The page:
Friday, November 19, 2010

For the Love of Squash

I've become fascinated with squash. There was a time when, like everyone else my age, I hated squash. No squash would ever pass these lips, I declared, no matter what sweet yummy stuff might accompany it. Squash was squash and it all sucked! Period!

Then I grew up. Squash is now quickly becoming one of my favorite vegetables if for no other reason than there are so many unique varieties, each one different in flavor and texture. I also seem to be fascinated by the bowl-like shape of the squash, and find myself compelled to use them as serving dishes. This was the case again tonight after I brought one of the many heirloom squashes we have in the basement upstairs. It was shaped sort of like a flat pumpkin and was kind of blueish green in color with an orange colored meat. I thought I would cut it in half at its equator and that would give me two shallow dishes. But what was I going to put in them?

I've made stuffings for squash, I've served soup in them, what next? My answer was quick in coming - PASTA! After all, why not? I wouldn't hesitate to serve pasta topped with squash, why not squash topped with pasta and a nice cream sauce? It sounded perfect to me! I promptly popped open The Flavor Bible and looked up "winter squash." I decided not to take the sweet route with maple syrup or brown sugar, opting instead for a more savory flavor with thyme, garlic, cumin and such.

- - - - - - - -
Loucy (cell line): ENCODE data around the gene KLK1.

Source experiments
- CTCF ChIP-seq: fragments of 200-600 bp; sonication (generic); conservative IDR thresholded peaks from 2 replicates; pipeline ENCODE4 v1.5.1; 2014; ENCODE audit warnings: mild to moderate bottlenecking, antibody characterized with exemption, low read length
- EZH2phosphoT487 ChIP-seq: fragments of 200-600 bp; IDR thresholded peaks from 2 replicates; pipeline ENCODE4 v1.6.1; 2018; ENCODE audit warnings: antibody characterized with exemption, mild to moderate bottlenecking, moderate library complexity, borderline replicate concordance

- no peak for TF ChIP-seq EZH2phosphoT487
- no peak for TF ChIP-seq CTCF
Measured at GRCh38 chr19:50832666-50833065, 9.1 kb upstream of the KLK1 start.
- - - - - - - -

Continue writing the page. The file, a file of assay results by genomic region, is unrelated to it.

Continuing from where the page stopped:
I began by halving the squash as previously mentioned, along its equator. I scraped out the seeds and membrane and set aside some of this. I then applied:
4 T butter
1/2 t kosher salt
1/2 t garlic powder
1/2 t onion powder
1/2 t cumin powder
to the squash halves. I poked each several times with a fork and baked it at 350° for about 35-40 minutes, until the flesh was tender. I removed the squash from the oven and set it aside, covered in foil.
Meanwhile, in a large skillet over low heat, I melted:
1/2 c butter
Once the butter had melted, I added:
1 c squash membrane, large pieces cut up
6 sprigs fresh thyme
2 garlic cloves, crushed
1/2 t kosher salt
fresh ground nutmeg
I sauteed these ingredients for about 20 minutes. I then drained the ingredients with a fine mesh strainer, pressing down on the squash with the back of a wooden spoon to get all the butter out.and back into the pan. You should press through a little squash through the strainer, this is okay. Add:
2 T flour
Stir well and cook for about 5 minutes. Stir in:
1/4 c chicken stock
Stir to completely combine with the roux. Slowly add:
2 c milk
1/2 t kosher salt
dash of white pepper
Stirring frequently over medium heat, warm sauce just to a gentle simmer. Adjust seasonings as necessary. Add:
1/4 c grated Parmesan cheese
2 T lemon juice
1/2 t fresh grated nutmeg
In a small pot, boil water and cook angel hair pasta. When pasta is finished serve inside cooked squash, topped with sauce and fresh ground nutmeg.

The end result was good, the squash having a very nice, almost pumpkiny taste. The sauce was thick and creamy with the taste of the thyme and cheese being dominant. The dish was delicious but had plenty of room for further experimentation. This particular recipe is vegetarian - one could certainly add meat, or even other veggies. Chili peppers would spice it up quite a bit as well.

Play! Create! It's why God made so many ingredients!

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